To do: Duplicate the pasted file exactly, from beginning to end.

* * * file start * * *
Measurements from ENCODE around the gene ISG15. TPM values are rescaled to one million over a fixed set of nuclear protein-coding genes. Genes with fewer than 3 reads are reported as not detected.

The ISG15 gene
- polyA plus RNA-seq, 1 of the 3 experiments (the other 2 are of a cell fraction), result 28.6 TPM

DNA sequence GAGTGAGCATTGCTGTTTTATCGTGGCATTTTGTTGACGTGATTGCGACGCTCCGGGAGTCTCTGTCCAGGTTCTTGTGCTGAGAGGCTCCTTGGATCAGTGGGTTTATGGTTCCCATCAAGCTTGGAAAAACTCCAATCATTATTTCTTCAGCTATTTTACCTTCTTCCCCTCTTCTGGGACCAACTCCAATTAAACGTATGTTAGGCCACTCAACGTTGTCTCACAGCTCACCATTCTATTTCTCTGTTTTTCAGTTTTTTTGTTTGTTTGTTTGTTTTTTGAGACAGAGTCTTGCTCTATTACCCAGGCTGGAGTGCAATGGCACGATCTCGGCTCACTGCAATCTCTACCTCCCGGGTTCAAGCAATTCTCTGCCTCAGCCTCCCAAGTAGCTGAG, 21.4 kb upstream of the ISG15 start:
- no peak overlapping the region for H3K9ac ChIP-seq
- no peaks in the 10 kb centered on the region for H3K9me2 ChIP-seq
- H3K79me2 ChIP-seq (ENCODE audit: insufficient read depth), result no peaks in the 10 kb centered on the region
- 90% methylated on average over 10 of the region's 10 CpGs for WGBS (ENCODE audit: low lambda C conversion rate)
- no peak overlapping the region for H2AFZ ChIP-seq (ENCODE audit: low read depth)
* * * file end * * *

Measurements from ENCODE around the gene ISG15. TPM values are rescaled to one million over a fixed set of nuclear protein-coding genes. Genes with fewer than 3 reads are reported as not detected.

The ISG15 gene
- polyA plus RNA-seq, 1 of the 3 experiments (the other 2 are of a cell fraction), result 28.6 TPM

DNA sequence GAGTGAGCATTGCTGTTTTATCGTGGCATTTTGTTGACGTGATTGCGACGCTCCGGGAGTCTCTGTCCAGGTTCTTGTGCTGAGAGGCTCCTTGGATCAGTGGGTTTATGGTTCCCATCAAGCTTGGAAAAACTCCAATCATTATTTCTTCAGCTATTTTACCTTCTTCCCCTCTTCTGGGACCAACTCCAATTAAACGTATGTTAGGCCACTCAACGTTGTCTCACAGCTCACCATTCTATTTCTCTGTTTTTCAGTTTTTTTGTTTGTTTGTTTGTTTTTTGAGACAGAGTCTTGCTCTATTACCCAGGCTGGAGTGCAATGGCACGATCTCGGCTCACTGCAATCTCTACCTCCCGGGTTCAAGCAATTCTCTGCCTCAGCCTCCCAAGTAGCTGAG, 21.4 kb upstream of the ISG15 start:
- no peak overlapping the region for H3K9ac ChIP-seq
- no peaks in the 10 kb centered on the region for H3K9me2 ChIP-seq
- H3K79me2 ChIP-seq (ENCODE audit: insufficient read depth), result no peaks in the 10 kb centered on the region
- 90% methylated on average over 10 of the region's 10 CpGs for WGBS (ENCODE audit: low lambda C conversion rate)
- no peak overlapping the region for H2AFZ ChIP-seq (ENCODE audit: low read depth)